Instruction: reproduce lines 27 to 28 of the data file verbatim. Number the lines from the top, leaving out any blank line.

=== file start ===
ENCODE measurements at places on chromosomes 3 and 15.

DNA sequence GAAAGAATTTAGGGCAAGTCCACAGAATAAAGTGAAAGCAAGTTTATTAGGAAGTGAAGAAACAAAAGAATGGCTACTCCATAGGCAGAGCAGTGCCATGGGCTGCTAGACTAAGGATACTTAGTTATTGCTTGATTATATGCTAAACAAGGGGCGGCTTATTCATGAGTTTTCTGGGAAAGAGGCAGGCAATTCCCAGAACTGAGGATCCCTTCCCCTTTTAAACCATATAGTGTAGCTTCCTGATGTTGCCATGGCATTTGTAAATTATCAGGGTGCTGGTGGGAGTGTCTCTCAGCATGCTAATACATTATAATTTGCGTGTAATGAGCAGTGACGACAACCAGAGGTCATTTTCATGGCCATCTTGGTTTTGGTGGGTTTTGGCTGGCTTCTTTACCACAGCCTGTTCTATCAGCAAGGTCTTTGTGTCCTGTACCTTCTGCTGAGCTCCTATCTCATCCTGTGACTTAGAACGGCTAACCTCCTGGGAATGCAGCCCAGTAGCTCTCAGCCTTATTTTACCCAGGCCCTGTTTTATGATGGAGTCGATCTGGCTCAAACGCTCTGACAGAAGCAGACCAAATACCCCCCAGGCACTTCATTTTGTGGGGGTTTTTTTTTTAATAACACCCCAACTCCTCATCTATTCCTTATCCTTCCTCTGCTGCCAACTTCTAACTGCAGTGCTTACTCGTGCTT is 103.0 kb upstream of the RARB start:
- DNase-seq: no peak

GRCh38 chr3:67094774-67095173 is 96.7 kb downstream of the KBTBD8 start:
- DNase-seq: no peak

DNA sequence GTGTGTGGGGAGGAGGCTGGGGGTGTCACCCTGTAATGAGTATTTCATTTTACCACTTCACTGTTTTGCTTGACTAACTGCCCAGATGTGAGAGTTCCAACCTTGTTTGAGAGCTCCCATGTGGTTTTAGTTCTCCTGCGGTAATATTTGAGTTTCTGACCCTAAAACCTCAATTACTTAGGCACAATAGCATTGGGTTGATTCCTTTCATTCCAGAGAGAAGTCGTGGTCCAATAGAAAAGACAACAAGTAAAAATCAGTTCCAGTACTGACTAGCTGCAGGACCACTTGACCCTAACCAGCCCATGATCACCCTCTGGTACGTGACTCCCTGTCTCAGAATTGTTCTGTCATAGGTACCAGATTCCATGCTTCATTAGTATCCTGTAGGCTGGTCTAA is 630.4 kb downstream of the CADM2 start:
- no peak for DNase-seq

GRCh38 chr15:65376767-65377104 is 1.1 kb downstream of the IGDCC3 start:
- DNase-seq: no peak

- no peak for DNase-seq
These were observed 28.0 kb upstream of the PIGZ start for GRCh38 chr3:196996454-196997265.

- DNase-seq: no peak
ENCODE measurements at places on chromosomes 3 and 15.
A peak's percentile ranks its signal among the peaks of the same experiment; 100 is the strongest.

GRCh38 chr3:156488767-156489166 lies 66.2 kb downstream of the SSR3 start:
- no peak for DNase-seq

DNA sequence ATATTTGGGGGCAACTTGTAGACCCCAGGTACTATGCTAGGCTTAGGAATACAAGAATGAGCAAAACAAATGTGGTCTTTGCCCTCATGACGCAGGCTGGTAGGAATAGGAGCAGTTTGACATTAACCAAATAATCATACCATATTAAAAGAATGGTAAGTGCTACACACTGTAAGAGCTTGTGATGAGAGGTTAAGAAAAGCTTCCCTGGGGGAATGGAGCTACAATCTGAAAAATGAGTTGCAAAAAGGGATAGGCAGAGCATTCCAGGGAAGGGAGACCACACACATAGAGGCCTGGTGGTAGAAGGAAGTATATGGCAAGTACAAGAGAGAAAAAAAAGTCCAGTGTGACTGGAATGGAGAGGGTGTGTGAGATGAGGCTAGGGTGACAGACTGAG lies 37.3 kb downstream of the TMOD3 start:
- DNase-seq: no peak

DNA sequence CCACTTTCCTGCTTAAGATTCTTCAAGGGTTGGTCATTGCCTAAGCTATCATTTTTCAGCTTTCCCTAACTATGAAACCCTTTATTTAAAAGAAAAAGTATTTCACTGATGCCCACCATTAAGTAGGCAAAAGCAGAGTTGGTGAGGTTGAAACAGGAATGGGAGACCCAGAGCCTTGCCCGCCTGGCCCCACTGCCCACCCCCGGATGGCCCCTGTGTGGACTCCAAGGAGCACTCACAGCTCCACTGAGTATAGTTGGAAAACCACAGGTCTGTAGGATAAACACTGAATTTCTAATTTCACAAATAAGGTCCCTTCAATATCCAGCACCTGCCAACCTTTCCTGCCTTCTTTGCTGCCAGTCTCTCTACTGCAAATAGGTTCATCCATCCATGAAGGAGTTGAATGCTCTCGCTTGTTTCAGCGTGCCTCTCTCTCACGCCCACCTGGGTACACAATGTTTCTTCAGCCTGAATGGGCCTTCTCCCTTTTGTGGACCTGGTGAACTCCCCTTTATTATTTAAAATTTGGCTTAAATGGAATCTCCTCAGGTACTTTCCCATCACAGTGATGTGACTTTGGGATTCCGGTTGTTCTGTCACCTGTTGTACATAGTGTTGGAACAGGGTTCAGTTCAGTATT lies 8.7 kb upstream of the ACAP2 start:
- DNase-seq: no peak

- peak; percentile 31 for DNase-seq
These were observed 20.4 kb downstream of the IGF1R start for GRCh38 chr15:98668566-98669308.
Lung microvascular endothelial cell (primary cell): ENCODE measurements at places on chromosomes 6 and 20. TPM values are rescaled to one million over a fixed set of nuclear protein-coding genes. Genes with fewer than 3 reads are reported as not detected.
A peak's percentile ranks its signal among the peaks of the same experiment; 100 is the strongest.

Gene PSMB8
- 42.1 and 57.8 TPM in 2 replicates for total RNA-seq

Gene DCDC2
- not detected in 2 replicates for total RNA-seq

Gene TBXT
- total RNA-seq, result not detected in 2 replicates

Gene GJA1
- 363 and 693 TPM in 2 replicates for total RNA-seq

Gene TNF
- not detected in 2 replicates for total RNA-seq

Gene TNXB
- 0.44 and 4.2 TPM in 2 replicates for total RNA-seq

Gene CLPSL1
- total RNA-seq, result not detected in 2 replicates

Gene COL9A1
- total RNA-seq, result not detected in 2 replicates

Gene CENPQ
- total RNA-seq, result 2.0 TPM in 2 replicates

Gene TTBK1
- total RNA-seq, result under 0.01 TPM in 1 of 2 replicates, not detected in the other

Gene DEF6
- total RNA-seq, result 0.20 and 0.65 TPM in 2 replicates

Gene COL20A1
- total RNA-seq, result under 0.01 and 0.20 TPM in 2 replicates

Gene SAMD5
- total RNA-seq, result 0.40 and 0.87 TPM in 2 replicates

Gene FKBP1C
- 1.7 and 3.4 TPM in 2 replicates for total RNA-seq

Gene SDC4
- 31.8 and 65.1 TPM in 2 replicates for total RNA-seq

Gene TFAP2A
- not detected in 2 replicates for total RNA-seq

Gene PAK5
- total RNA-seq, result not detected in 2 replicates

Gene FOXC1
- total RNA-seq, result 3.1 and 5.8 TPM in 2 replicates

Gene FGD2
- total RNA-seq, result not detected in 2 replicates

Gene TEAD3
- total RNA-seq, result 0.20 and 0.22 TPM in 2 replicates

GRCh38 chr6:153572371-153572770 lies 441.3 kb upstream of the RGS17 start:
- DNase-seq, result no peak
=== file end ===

Gene DCDC2
- not detected in 2 replicates for total RNA-seq